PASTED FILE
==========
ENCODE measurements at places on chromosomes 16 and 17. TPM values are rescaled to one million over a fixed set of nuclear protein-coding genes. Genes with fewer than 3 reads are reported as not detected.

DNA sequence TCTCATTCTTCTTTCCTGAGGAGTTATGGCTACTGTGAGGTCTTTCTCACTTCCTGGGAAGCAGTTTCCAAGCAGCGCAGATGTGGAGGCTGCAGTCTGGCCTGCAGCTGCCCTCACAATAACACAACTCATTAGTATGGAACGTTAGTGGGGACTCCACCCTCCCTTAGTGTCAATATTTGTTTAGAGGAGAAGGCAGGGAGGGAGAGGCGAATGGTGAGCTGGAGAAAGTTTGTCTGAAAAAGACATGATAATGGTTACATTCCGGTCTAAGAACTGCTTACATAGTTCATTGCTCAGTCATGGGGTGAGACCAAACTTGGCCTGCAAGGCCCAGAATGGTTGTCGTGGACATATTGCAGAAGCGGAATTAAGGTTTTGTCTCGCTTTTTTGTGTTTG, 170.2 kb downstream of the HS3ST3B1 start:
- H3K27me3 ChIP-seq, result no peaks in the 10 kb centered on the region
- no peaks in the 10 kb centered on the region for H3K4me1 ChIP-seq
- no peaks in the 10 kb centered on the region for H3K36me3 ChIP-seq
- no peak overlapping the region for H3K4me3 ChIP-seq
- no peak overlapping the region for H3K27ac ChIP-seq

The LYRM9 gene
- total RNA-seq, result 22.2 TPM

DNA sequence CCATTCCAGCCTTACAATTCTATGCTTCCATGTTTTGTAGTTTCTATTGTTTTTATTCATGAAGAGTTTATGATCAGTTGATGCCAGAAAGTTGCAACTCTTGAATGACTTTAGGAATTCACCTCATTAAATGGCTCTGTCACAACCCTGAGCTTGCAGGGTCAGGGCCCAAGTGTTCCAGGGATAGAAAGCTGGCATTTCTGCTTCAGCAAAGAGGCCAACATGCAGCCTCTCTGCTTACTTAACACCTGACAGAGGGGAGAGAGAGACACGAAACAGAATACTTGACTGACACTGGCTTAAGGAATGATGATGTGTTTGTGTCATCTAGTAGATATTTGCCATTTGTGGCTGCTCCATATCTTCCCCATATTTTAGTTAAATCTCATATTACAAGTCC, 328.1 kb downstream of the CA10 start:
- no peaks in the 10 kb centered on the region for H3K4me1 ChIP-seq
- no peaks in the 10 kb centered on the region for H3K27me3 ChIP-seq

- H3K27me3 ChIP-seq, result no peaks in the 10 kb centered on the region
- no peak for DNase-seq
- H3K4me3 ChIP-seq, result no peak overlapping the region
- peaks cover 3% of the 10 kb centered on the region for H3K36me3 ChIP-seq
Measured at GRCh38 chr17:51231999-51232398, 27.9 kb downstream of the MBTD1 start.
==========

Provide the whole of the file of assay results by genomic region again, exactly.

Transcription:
ENCODE measurements at places on chromosomes 16 and 17. TPM values are rescaled to one million over a fixed set of nuclear protein-coding genes. Genes with fewer than 3 reads are reported as not detected.

DNA sequence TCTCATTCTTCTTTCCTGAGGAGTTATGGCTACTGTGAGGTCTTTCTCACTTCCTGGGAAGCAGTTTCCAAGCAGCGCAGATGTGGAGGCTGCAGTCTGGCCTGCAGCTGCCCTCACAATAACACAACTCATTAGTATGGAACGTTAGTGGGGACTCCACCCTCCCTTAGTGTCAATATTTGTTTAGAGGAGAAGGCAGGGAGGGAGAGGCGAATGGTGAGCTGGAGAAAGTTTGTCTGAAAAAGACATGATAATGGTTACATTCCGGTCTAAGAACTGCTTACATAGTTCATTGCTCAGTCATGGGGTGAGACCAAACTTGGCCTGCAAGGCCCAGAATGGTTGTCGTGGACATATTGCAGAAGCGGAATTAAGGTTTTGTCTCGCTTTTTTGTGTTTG, 170.2 kb downstream of the HS3ST3B1 start:
- H3K27me3 ChIP-seq, result no peaks in the 10 kb centered on the region
- no peaks in the 10 kb centered on the region for H3K4me1 ChIP-seq
- no peaks in the 10 kb centered on the region for H3K36me3 ChIP-seq
- no peak overlapping the region for H3K4me3 ChIP-seq
- no peak overlapping the region for H3K27ac ChIP-seq

The LYRM9 gene
- total RNA-seq, result 22.2 TPM

DNA sequence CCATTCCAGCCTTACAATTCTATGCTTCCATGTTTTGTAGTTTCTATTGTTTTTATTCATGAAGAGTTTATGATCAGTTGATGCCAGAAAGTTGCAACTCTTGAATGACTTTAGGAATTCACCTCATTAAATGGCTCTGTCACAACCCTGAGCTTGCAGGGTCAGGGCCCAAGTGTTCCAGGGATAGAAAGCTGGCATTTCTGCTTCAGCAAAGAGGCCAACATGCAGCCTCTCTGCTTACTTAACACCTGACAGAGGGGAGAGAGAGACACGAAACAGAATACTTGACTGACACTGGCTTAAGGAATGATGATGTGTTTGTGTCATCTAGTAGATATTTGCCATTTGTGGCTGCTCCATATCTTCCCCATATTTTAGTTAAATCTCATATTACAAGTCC, 328.1 kb downstream of the CA10 start:
- no peaks in the 10 kb centered on the region for H3K4me1 ChIP-seq
- no peaks in the 10 kb centered on the region for H3K27me3 ChIP-seq

- H3K27me3 ChIP-seq, result no peaks in the 10 kb centered on the region
- no peak for DNase-seq
- H3K4me3 ChIP-seq, result no peak overlapping the region
- peaks cover 3% of the 10 kb centered on the region for H3K36me3 ChIP-seq
Measured at GRCh38 chr17:51231999-51232398, 27.9 kb downstream of the MBTD1 start.